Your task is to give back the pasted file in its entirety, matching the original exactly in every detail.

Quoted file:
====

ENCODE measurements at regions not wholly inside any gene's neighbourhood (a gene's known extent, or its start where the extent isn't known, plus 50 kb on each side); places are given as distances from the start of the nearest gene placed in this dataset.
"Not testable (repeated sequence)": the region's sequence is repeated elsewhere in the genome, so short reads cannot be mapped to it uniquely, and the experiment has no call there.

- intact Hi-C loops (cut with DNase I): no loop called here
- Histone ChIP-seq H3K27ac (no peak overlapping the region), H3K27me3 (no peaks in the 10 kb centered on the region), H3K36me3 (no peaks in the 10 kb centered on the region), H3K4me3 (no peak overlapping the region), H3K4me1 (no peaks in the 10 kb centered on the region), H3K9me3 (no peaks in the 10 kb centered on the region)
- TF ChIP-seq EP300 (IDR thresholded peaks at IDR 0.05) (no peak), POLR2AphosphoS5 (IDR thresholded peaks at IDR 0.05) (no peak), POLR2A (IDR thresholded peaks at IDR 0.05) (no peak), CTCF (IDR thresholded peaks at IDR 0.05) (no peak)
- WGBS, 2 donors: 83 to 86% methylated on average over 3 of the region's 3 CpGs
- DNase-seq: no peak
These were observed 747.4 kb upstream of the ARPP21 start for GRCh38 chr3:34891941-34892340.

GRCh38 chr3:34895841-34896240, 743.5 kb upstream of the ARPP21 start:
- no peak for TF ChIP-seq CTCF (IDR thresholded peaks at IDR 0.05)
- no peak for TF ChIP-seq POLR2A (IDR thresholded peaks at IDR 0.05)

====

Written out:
ENCODE measurements at regions not wholly inside any gene's neighbourhood (a gene's known extent, or its start where the extent isn't known, plus 50 kb on each side); places are given as distances from the start of the nearest gene placed in this dataset.
"Not testable (repeated sequence)": the region's sequence is repeated elsewhere in the genome, so short reads cannot be mapped to it uniquely, and the experiment has no call there.

- intact Hi-C loops (cut with DNase I): no loop called here
- Histone ChIP-seq H3K27ac (no peak overlapping the region), H3K27me3 (no peaks in the 10 kb centered on the region), H3K36me3 (no peaks in the 10 kb centered on the region), H3K4me3 (no peak overlapping the region), H3K4me1 (no peaks in the 10 kb centered on the region), H3K9me3 (no peaks in the 10 kb centered on the region)
- TF ChIP-seq EP300 (IDR thresholded peaks at IDR 0.05) (no peak), POLR2AphosphoS5 (IDR thresholded peaks at IDR 0.05) (no peak), POLR2A (IDR thresholded peaks at IDR 0.05) (no peak), CTCF (IDR thresholded peaks at IDR 0.05) (no peak)
- WGBS, 2 donors: 83 to 86% methylated on average over 3 of the region's 3 CpGs
- DNase-seq: no peak
These were observed 747.4 kb upstream of the ARPP21 start for GRCh38 chr3:34891941-34892340.

GRCh38 chr3:34895841-34896240, 743.5 kb upstream of the ARPP21 start:
- no peak for TF ChIP-seq CTCF (IDR thresholded peaks at IDR 0.05)
- no peak for TF ChIP-seq POLR2A (IDR thresholded peaks at IDR 0.05)